Home » Pay Gov » IRS Security Summit Makes Progress; Calls for New Members
Print view|Purchase Reprint
05.02.16

IRS Security Summit Makes Progress; Calls for New Members

At last week’s NBPCA Power of Prepaid conference, IRS Commissioner John Koskinen and other staffers discussed progress of the public-private partnership, previously known as the IRS Security Summit, in fighting tax refund fraud and steps for moving forward. The Security Summit, which was created in 2015, has become a permanent part of the Electronic Tax Administration Advisory Committee, for which the IRS is accepting applications for up to 10 new members through May 11.

“We recognized the need for fundamental change and increased coordination,” Koskinen said. “The purpose was not for the IRS to tell everyone what to do. Instead, the purpose was to work together to find areas of consensus. The working groups came to agreement on a number of new safeguards, which have been very effective and demonstrate the power of a public-private partnership of this kind,” he continued. Koskinen pointed to stronger authentication for taxpayers and information sharing between the IRS, states and the private sector. For the first time in six years, Congress increased the IRS budget by $290 million, he added.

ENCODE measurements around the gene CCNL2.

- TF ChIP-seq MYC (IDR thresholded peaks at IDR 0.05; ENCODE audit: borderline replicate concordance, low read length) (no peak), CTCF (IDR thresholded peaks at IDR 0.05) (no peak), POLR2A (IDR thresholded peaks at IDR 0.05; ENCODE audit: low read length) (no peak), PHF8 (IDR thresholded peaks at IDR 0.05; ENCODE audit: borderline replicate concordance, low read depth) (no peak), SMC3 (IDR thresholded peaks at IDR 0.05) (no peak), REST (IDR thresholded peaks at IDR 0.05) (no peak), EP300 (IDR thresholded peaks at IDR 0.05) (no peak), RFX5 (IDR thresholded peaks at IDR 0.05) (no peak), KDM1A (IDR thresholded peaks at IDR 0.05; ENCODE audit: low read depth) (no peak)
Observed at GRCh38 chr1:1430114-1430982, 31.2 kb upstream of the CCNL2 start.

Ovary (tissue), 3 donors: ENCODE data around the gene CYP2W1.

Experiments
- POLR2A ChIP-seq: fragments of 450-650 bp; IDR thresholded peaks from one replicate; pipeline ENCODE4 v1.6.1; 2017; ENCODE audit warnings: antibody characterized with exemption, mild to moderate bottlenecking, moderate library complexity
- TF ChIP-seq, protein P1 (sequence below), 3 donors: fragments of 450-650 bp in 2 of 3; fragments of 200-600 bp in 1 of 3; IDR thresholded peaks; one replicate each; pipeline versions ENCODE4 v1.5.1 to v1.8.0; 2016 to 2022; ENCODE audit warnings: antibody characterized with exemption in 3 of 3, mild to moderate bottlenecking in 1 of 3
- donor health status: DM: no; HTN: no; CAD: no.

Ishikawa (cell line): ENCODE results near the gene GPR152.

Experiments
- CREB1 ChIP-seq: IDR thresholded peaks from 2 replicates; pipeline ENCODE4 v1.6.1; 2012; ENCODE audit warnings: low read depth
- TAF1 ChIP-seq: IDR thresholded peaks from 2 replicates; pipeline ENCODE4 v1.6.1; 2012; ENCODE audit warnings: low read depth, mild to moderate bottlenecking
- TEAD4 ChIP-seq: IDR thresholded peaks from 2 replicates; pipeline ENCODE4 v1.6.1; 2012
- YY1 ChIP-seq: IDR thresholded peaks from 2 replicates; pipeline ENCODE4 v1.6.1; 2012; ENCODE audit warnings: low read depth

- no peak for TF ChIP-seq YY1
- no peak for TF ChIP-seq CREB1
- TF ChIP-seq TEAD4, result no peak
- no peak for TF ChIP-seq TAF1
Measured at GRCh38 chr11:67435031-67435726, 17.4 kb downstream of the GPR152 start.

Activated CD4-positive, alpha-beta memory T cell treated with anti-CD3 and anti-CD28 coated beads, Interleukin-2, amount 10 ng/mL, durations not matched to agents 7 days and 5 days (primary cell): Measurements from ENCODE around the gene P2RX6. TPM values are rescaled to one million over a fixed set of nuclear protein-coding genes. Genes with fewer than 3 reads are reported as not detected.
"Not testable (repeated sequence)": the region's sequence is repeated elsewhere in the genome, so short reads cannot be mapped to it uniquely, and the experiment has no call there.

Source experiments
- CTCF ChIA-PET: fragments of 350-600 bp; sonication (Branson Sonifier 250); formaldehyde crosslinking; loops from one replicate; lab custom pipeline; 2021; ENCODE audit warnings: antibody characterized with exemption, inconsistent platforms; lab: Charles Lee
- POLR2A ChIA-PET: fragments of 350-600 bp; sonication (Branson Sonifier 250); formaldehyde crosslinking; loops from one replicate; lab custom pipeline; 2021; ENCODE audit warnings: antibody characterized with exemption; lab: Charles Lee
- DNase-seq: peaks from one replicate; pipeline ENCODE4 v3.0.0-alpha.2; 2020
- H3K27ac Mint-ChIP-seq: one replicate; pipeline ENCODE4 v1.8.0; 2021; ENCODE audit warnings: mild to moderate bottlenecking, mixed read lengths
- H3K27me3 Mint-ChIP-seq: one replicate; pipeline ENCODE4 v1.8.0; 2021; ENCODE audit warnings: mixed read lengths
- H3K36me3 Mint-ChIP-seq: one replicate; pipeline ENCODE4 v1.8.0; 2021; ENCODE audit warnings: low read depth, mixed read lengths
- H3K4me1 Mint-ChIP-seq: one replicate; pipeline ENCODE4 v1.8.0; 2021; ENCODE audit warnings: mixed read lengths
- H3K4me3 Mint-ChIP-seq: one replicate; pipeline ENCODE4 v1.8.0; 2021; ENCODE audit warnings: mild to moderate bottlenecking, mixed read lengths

Although it’s not a new practice, sharing information about known scams and suspicious activity that could be fraud has been an integral part of the Security Summit. Between 2010 and 2014, the external leads program, through which industry shares suspicious activity with the IRS, recovered more than $4 billion in refunds that had been set to go out the door and bypassed IRS filters, according to Tamara Powell, program manager, business performance lab return integrity and compliance services, IRS. The information sharing has helped IRS improve its fraud filters, she said, noting that somewhere between 94 and 97 percent of the leads turn out to be fraud. “Your filters are working,” she said of industry. The IRS works with about 600 organizations on its external leads program and is seeking more.

Stolen identity is a major contributor to tax refund fraud. The IRS reports that during FY2015, the Taxpayer Advocate Service received 56,174 cases involving stolen identity—the most common issue referred, comprising 24.7 percent of total cases, according to the IRS’s 2015 Data Book.

See related stories:

Image Credits: Shutterstock

Comment

Your email address will not be published. Required fields are marked *